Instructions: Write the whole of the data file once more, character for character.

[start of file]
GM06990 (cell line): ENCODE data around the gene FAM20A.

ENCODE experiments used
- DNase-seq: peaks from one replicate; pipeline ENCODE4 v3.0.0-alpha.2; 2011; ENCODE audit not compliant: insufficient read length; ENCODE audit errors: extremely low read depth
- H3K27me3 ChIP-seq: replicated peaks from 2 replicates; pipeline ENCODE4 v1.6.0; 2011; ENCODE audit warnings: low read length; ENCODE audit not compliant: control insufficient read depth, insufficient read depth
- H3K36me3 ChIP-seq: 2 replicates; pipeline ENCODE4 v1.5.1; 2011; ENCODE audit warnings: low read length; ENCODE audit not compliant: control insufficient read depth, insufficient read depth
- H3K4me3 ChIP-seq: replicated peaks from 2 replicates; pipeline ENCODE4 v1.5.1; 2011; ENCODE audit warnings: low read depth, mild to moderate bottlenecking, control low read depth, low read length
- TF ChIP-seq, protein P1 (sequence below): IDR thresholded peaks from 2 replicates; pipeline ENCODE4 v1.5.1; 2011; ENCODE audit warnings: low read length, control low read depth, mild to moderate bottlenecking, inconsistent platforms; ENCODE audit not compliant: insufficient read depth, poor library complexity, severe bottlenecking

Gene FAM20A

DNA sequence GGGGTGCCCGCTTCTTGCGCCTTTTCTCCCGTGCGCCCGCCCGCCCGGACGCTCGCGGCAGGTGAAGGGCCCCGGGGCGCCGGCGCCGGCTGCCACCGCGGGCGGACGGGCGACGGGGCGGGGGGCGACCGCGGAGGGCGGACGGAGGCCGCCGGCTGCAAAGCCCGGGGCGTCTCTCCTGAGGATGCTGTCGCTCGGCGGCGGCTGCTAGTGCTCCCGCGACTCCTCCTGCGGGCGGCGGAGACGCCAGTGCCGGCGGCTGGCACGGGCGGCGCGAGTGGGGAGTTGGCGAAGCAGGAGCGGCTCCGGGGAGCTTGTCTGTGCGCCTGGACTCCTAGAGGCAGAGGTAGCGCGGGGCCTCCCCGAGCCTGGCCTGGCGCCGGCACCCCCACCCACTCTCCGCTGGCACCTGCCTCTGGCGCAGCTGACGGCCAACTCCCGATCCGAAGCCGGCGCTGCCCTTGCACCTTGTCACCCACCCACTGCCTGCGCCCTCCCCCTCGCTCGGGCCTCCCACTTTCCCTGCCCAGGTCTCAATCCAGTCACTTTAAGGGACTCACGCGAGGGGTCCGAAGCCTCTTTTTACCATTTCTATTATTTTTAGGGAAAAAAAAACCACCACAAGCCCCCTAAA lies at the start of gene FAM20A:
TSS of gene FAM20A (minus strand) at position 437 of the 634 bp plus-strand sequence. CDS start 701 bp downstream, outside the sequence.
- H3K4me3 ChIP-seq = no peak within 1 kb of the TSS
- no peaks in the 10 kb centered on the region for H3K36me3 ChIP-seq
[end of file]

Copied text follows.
GM06990 (cell line): ENCODE data around the gene FAM20A.

ENCODE experiments used
- DNase-seq: peaks from one replicate; pipeline ENCODE4 v3.0.0-alpha.2; 2011; ENCODE audit not compliant: insufficient read length; ENCODE audit errors: extremely low read depth
- H3K27me3 ChIP-seq: replicated peaks from 2 replicates; pipeline ENCODE4 v1.6.0; 2011; ENCODE audit warnings: low read length; ENCODE audit not compliant: control insufficient read depth, insufficient read depth
- H3K36me3 ChIP-seq: 2 replicates; pipeline ENCODE4 v1.5.1; 2011; ENCODE audit warnings: low read length; ENCODE audit not compliant: control insufficient read depth, insufficient read depth
- H3K4me3 ChIP-seq: replicated peaks from 2 replicates; pipeline ENCODE4 v1.5.1; 2011; ENCODE audit warnings: low read depth, mild to moderate bottlenecking, control low read depth, low read length
- TF ChIP-seq, protein P1 (sequence below): IDR thresholded peaks from 2 replicates; pipeline ENCODE4 v1.5.1; 2011; ENCODE audit warnings: low read length, control low read depth, mild to moderate bottlenecking, inconsistent platforms; ENCODE audit not compliant: insufficient read depth, poor library complexity, severe bottlenecking

Gene FAM20A

DNA sequence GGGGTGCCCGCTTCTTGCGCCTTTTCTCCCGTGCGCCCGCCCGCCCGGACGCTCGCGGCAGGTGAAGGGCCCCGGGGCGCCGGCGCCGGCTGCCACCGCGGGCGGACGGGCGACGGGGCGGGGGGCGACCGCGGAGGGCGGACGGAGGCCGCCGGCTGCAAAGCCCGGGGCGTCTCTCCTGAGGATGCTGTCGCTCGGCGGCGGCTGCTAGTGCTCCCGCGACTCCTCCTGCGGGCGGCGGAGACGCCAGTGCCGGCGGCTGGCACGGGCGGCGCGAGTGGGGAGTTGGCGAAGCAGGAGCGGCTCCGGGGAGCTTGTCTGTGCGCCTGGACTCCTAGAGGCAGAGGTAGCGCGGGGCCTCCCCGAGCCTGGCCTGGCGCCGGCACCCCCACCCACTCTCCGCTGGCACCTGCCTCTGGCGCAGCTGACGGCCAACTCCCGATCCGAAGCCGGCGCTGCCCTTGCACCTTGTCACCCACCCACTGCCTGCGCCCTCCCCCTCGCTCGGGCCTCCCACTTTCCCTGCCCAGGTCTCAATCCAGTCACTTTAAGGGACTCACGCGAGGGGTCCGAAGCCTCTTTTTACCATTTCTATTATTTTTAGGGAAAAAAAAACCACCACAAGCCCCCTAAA lies at the start of gene FAM20A:
TSS of gene FAM20A (minus strand) at position 437 of the 634 bp plus-strand sequence. CDS start 701 bp downstream, outside the sequence.
- H3K4me3 ChIP-seq = no peak within 1 kb of the TSS
- no peaks in the 10 kb centered on the region for H3K36me3 ChIP-seq